From user-friendly e-commerce platforms to winning social media campaigns, we spotlight the brands with digital savvy.
Digital innovation used to be a tool embraced by young, niche labels as a way of building their audiences and creating buzz in a less costly way. But as the reach and power of all things digital continue to grow, luxury giants need to sustain their empires by expanding their digital presence. They are now investing in user-friendly e-commerce websites, creating dedicated content for their social media platforms and engaging with the consumer through both online and offline events.
In L2’ “Digital IQ Index” – a report that evaluates the digital intelligence of luxury fashion labels – the top 10 spots are dominated by big luxury players, with Gucci leading the way. This highlights the shift in strategy within the luxury market, with big brands becoming less attached to the traditional ideas that luxury is about exclusivity, and instead, opening up their worlds, retelling their stories, and creating experiences through social platforms. Brands are also understanding the increasing importance of e-commerce which now accounts for $19 billion in revenue or 7 percent of sales in the luxury market.
“Regardless of where the end purchase occurs, 60 percent of luxury goods purchases are influenced by digital touch points” – this is just one of the eye-opening takeaways derived from research in the digital IQ index.
Some of the criteria used in the ranking include the speediness of the website, search tool functions and customer service options, the frequency of online marketing initiatives, such as newsletters, mobile site compatibility, and the reach and engagement rates across its social platforms.
Kering’s Gucci has proven to be a leader across the board, ranking top of the scale as last year’s most digitally savvy brand. Gucci brought its e-commerce operations in-house, investing in a user-friendly website that offers seamless transactions. Its latest pre-fall video campaign could be viewed in 360 degrees through a partnership with Samsung, while on social media the love of Alessandro Michele’s magpie aesthetic has been shared, generating large amounts of buzz, through its playful imagery and collaborations with various artists — which are often sourced from the Instagram community.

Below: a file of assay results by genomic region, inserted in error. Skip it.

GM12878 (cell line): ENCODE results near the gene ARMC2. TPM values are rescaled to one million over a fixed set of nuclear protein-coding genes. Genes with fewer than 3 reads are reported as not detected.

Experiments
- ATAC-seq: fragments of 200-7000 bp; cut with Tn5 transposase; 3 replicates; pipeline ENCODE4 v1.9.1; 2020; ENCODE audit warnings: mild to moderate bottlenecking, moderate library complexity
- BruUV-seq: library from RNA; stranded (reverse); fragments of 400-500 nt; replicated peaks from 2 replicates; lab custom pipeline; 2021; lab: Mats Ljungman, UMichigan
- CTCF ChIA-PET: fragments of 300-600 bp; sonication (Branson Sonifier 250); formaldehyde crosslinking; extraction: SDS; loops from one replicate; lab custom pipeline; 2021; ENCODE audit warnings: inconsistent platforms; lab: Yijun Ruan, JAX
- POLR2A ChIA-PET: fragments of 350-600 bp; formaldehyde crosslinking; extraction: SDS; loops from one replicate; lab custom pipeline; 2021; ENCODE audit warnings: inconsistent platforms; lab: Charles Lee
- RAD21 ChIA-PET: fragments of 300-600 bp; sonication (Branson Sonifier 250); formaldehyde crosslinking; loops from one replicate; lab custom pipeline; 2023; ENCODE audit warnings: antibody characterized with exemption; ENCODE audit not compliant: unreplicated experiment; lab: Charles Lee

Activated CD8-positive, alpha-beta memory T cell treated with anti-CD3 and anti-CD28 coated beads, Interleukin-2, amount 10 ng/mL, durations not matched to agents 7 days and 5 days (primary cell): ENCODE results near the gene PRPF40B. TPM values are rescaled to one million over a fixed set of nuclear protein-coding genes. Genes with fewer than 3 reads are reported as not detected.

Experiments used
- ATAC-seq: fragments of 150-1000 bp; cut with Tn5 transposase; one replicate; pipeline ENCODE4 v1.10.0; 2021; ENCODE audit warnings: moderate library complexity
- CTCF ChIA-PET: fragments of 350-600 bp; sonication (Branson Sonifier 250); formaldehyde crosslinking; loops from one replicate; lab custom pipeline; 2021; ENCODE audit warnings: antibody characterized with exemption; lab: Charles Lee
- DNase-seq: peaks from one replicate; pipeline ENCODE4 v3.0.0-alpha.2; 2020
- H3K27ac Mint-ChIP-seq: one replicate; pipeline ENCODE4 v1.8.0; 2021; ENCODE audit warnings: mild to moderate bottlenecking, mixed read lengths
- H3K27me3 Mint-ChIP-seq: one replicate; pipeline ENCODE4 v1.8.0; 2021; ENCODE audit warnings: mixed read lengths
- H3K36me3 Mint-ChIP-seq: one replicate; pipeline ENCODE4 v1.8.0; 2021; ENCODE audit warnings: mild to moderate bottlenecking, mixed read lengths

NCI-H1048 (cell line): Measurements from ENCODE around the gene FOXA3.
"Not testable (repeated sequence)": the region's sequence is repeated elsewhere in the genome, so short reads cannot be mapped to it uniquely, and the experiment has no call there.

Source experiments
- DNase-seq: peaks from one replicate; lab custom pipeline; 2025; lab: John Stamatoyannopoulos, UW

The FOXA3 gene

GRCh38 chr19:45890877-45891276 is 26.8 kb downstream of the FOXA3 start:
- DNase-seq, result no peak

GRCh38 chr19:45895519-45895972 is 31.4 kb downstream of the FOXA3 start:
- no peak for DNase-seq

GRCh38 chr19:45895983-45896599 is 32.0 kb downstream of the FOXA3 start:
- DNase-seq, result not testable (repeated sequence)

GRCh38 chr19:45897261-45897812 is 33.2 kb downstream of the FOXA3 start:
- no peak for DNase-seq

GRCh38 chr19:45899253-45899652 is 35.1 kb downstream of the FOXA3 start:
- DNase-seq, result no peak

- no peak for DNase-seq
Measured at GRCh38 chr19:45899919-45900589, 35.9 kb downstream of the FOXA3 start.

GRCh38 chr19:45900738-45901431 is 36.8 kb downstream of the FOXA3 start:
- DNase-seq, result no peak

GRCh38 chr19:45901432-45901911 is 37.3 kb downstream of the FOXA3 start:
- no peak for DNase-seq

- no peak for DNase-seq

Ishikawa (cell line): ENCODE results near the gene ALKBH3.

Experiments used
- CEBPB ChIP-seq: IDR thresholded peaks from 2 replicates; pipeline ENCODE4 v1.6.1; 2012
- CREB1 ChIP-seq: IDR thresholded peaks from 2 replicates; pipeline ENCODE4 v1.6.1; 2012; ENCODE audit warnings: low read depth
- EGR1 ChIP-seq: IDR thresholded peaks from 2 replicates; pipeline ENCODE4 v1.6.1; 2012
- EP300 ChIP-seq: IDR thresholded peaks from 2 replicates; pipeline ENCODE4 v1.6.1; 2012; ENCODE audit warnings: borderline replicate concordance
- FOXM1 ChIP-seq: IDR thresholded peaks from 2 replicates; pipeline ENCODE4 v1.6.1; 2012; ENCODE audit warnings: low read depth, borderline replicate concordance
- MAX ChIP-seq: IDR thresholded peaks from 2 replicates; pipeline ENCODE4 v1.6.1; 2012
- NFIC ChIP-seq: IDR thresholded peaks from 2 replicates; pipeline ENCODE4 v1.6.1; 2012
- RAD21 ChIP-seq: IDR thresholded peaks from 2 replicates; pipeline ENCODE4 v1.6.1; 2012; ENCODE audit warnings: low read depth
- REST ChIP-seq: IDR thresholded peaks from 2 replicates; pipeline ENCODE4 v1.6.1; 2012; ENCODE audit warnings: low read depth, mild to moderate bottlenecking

Introducing the #GucciFW17 film campaign. Motifs from sci-fi of the 50s and 60s appear in the video alongside a @StarTrek inspiration and the men’s and women’s collections designed by #AlessandroMichele. #gucciandbeyond Director: @_glen_luchford Art director: @christophersimmonds Star Trek elements courtesy of CBS. TM & © 2017 CBS Studios Inc. STAR TREK and related marks are properties owned by CBS Studios Inc. All Rights Reserved. Music: “Space 1999” written by Vic Elms, Barry Gray © SM Publishing (Italy) Srl Ⓟ 1974 ITC Entertainment Group Limited
Burberry, another brand which has been known to champion technology and has brought its e-commerce operations in-house, was ranked as the second most digitally-savvy luxury brand.
Technology has been one of the most vital tools in Burberry’s journey to revolutionize its identity beyond the classic check. The way it incorporates physical experiences into technology truly makes the brand stand out from the crowd. For instance, customers can order a customized perfume on the Burberry app with the option to pick up their purchase in-store minutes later. In addition, ahead of its see-now-buy-now catwalk shows, the brand creates anticipation through social media. The customers are then invited to experience the collection and inspiration at a series of events held at its show space.